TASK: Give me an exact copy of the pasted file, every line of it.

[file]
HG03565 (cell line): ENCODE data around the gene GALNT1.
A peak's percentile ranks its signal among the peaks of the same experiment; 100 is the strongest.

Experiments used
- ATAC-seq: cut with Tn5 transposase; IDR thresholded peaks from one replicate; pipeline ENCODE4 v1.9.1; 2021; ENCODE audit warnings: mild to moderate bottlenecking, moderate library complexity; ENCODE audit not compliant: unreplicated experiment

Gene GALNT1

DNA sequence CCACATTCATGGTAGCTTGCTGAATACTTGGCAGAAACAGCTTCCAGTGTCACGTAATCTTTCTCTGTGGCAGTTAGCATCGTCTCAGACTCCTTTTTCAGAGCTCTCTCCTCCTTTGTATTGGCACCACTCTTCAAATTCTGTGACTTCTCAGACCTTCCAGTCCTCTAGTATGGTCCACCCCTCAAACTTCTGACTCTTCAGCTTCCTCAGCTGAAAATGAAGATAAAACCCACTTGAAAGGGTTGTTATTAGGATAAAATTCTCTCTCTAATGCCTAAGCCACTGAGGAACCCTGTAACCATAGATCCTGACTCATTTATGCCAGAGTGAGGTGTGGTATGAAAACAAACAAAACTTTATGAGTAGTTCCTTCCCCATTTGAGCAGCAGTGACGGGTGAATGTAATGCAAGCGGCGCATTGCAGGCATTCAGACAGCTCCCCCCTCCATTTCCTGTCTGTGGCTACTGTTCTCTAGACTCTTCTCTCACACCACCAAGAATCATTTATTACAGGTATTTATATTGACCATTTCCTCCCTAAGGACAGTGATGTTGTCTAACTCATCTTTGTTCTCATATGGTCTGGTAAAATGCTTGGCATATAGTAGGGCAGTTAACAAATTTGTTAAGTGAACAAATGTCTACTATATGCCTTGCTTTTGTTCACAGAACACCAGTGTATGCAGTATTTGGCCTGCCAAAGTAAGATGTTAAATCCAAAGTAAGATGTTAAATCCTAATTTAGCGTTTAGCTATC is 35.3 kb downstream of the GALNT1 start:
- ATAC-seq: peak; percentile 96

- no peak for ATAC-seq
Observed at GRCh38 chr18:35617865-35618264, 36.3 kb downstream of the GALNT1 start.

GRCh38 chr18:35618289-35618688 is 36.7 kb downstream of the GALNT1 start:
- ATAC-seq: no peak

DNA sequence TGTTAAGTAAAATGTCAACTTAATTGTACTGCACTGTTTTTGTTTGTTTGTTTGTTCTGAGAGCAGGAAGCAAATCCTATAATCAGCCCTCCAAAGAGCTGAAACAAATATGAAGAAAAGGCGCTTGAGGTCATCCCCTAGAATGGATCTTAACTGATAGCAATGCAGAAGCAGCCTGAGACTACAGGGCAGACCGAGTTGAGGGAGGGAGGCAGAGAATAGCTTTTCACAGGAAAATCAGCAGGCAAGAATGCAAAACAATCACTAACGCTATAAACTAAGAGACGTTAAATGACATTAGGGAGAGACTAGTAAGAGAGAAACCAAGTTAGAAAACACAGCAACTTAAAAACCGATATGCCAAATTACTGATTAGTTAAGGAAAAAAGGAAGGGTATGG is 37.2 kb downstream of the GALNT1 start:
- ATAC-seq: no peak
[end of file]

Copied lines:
HG03565 (cell line): ENCODE data around the gene GALNT1.
A peak's percentile ranks its signal among the peaks of the same experiment; 100 is the strongest.

Experiments used
- ATAC-seq: cut with Tn5 transposase; IDR thresholded peaks from one replicate; pipeline ENCODE4 v1.9.1; 2021; ENCODE audit warnings: mild to moderate bottlenecking, moderate library complexity; ENCODE audit not compliant: unreplicated experiment

Gene GALNT1

DNA sequence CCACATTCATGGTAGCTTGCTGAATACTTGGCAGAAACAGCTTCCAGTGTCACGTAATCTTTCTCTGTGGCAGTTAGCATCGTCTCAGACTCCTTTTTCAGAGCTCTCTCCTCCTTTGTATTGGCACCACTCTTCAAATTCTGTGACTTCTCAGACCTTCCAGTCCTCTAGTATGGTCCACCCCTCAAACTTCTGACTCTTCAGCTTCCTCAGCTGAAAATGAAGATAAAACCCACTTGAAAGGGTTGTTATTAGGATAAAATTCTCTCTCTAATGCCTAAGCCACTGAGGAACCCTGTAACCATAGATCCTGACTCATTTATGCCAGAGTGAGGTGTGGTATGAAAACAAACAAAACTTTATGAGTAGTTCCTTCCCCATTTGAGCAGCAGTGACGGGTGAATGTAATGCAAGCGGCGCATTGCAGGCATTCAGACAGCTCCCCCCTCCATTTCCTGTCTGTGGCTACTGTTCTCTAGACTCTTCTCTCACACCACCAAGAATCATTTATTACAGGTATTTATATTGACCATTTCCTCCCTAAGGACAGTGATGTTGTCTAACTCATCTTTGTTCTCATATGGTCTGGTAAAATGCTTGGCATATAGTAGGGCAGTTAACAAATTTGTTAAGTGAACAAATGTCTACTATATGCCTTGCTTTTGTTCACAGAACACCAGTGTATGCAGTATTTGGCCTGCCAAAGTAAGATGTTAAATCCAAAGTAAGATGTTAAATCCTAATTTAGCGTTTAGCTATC is 35.3 kb downstream of the GALNT1 start:
- ATAC-seq: peak; percentile 96

- no peak for ATAC-seq
Observed at GRCh38 chr18:35617865-35618264, 36.3 kb downstream of the GALNT1 start.

GRCh38 chr18:35618289-35618688 is 36.7 kb downstream of the GALNT1 start:
- ATAC-seq: no peak

DNA sequence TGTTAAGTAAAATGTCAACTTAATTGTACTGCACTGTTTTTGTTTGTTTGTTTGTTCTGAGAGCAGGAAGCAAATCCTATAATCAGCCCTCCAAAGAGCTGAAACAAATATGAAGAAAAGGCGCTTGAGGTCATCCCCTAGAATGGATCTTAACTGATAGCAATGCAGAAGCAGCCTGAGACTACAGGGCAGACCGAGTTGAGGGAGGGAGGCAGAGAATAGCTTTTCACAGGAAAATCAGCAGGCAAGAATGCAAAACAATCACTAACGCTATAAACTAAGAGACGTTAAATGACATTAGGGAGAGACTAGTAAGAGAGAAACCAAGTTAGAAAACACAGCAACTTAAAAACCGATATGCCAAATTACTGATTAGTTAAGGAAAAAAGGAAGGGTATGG is 37.2 kb downstream of the GALNT1 start:
- ATAC-seq: no peak